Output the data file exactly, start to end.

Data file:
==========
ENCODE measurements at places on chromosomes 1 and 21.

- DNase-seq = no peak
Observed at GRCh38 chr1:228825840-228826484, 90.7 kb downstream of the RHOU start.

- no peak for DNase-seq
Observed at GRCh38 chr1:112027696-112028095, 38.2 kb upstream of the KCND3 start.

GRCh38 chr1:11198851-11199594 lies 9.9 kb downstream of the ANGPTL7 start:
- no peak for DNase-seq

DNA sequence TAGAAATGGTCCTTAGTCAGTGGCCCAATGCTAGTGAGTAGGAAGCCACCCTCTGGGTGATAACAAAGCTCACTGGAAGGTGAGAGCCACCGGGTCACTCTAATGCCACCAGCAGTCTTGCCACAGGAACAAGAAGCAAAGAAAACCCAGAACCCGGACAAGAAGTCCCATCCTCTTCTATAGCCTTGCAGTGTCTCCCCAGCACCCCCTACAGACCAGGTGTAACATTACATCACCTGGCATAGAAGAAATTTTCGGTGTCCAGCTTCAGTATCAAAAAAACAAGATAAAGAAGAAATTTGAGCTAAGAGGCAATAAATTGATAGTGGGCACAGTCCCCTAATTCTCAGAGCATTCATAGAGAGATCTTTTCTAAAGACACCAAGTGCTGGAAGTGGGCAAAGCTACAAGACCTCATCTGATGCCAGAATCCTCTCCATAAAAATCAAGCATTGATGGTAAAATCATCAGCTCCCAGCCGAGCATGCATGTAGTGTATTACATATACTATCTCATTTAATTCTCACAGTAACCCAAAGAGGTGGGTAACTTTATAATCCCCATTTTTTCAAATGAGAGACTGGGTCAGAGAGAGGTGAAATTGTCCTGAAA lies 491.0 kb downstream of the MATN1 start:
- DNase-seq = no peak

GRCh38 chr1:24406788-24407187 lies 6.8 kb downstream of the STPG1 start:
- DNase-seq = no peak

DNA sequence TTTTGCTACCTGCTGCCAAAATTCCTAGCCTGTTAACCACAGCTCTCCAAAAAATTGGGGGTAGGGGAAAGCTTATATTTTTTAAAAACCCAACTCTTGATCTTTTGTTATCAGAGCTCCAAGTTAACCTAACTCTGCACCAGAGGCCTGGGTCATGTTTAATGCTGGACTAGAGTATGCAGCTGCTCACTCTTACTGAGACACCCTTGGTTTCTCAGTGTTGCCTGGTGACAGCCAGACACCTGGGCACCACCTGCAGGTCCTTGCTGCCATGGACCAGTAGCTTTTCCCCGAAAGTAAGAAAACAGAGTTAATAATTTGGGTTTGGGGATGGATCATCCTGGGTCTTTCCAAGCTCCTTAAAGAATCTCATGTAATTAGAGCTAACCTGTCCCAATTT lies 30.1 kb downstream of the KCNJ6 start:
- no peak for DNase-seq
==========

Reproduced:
ENCODE measurements at places on chromosomes 1 and 21.

- DNase-seq = no peak
Observed at GRCh38 chr1:228825840-228826484, 90.7 kb downstream of the RHOU start.

- no peak for DNase-seq
Observed at GRCh38 chr1:112027696-112028095, 38.2 kb upstream of the KCND3 start.

GRCh38 chr1:11198851-11199594 lies 9.9 kb downstream of the ANGPTL7 start:
- no peak for DNase-seq

DNA sequence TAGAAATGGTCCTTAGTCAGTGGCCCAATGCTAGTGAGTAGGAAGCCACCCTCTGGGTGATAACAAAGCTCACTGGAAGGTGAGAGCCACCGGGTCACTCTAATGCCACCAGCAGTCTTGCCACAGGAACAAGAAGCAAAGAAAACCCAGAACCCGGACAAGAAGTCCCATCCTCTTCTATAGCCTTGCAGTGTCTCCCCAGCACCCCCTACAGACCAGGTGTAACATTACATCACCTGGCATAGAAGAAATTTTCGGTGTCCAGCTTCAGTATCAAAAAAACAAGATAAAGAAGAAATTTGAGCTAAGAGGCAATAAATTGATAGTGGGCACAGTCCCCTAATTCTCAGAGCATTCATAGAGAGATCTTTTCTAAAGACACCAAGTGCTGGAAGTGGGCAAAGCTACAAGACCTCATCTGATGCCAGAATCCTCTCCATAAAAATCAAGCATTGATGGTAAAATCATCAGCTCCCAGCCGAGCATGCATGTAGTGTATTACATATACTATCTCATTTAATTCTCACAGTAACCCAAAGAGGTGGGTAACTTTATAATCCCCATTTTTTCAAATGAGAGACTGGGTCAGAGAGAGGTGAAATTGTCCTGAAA lies 491.0 kb downstream of the MATN1 start:
- DNase-seq = no peak

GRCh38 chr1:24406788-24407187 lies 6.8 kb downstream of the STPG1 start:
- DNase-seq = no peak

DNA sequence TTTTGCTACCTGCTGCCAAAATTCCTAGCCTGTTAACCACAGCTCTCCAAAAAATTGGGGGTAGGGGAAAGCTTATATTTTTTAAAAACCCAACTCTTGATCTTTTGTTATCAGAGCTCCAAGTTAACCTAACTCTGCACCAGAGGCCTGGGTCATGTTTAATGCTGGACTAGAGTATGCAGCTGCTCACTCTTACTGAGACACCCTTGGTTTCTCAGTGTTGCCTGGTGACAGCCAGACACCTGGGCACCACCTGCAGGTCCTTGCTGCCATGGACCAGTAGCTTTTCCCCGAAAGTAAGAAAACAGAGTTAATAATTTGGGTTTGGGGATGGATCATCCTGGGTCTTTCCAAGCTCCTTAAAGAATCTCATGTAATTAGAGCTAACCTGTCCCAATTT lies 30.1 kb downstream of the KCNJ6 start:
- no peak for DNase-seq